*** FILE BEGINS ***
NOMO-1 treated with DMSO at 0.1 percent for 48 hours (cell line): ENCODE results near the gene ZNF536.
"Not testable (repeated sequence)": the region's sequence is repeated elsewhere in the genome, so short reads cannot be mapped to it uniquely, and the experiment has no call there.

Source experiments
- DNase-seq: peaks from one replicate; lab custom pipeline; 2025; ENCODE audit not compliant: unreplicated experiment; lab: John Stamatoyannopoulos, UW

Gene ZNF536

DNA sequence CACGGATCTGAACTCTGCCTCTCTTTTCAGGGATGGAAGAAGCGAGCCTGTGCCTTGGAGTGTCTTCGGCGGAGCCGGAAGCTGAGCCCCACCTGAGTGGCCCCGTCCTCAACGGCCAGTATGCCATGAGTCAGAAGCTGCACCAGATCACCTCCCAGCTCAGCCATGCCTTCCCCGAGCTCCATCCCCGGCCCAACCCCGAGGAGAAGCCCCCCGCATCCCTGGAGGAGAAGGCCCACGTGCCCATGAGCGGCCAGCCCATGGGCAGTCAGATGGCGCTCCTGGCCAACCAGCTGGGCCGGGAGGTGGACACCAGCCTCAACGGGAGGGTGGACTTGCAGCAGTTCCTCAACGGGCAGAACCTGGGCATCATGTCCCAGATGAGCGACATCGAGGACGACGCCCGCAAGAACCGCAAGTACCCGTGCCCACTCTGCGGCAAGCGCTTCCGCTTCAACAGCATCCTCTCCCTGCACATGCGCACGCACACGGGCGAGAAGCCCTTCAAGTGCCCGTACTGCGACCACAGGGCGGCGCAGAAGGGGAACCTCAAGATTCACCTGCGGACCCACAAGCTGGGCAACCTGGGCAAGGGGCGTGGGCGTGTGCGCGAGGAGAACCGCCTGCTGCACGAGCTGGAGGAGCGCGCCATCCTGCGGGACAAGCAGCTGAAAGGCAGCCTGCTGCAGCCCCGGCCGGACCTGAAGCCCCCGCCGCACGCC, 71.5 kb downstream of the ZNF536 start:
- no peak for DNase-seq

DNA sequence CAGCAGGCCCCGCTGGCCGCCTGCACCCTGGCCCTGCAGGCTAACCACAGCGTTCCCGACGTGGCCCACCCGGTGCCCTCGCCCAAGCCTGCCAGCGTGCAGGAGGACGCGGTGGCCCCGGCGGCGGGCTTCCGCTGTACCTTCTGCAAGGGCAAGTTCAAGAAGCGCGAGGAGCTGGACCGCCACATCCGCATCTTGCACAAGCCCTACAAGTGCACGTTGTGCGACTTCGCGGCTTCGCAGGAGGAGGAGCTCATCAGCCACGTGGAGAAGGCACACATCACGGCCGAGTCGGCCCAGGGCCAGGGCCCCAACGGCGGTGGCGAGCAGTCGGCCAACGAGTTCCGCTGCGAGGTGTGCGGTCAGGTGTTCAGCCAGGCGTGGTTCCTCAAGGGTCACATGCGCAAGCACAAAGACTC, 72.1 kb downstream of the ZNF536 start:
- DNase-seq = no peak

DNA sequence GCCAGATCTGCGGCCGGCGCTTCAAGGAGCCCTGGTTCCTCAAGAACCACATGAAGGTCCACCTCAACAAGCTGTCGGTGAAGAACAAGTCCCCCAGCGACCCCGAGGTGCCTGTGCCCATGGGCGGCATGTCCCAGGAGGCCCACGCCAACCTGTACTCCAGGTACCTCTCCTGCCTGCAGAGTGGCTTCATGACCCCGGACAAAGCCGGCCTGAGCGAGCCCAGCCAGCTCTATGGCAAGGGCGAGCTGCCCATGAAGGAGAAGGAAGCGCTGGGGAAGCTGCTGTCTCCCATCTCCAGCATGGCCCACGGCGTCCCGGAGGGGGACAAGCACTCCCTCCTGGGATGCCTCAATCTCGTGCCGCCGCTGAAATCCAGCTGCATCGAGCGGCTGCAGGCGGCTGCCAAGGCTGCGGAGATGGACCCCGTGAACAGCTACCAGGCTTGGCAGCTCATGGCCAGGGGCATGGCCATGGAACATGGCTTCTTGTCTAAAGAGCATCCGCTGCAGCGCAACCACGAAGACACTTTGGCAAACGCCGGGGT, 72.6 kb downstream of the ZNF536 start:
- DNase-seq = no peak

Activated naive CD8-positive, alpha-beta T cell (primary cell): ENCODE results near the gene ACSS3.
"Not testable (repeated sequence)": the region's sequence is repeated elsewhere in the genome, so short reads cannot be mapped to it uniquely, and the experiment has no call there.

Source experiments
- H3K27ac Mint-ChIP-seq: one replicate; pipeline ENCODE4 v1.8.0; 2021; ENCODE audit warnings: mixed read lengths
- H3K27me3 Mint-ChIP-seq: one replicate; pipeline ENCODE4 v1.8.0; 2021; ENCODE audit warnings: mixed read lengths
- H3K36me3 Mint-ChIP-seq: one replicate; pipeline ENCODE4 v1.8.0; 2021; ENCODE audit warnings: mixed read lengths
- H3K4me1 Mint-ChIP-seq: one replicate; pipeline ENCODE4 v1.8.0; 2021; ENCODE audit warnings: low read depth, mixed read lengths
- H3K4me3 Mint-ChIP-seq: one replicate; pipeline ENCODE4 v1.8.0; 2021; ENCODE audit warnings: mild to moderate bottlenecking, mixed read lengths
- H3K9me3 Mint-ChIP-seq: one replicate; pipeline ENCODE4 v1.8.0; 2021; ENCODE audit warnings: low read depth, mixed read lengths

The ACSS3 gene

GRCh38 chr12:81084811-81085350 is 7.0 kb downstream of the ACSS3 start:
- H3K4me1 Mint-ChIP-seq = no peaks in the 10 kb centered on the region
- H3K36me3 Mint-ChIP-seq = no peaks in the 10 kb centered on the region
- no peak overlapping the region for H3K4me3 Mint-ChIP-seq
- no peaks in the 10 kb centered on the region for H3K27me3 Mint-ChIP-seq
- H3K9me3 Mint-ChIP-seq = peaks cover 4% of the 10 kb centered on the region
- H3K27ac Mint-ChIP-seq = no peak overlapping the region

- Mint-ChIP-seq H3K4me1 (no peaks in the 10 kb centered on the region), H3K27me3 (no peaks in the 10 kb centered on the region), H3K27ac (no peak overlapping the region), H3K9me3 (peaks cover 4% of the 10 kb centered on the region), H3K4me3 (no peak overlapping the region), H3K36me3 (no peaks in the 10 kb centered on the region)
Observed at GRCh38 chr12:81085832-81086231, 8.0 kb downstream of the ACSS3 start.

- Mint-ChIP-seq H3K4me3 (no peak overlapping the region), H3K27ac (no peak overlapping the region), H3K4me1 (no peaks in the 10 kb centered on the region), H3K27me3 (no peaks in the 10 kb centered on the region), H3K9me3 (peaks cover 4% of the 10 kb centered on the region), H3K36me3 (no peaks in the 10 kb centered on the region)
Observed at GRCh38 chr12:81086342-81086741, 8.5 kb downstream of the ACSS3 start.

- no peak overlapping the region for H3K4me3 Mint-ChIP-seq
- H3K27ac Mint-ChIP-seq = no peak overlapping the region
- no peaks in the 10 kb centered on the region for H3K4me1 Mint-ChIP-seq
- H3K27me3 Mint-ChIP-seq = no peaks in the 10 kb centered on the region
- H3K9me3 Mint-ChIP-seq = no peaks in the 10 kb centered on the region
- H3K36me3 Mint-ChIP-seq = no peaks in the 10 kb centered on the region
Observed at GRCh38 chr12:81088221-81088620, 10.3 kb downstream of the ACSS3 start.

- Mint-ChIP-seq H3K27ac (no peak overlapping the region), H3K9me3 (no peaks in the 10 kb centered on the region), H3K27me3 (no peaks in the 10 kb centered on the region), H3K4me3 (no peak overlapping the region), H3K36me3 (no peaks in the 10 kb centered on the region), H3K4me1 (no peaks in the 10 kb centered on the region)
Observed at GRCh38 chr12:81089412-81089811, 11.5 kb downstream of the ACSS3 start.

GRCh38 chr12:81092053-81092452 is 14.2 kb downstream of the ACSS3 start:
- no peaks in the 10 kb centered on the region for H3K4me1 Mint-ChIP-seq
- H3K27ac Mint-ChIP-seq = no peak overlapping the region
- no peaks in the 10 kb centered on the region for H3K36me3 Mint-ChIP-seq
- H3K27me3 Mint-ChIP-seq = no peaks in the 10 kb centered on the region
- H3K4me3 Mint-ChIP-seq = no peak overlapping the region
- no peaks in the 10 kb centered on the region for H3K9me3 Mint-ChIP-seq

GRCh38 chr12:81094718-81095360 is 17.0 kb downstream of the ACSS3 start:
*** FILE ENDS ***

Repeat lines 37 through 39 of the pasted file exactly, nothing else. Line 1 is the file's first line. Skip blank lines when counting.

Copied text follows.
- H3K9me3 Mint-ChIP-seq = no peaks in the 10 kb centered on the region
- H3K36me3 Mint-ChIP-seq = no peaks in the 10 kb centered on the region
Observed at GRCh38 chr12:81088221-81088620, 10.3 kb downstream of the ACSS3 start.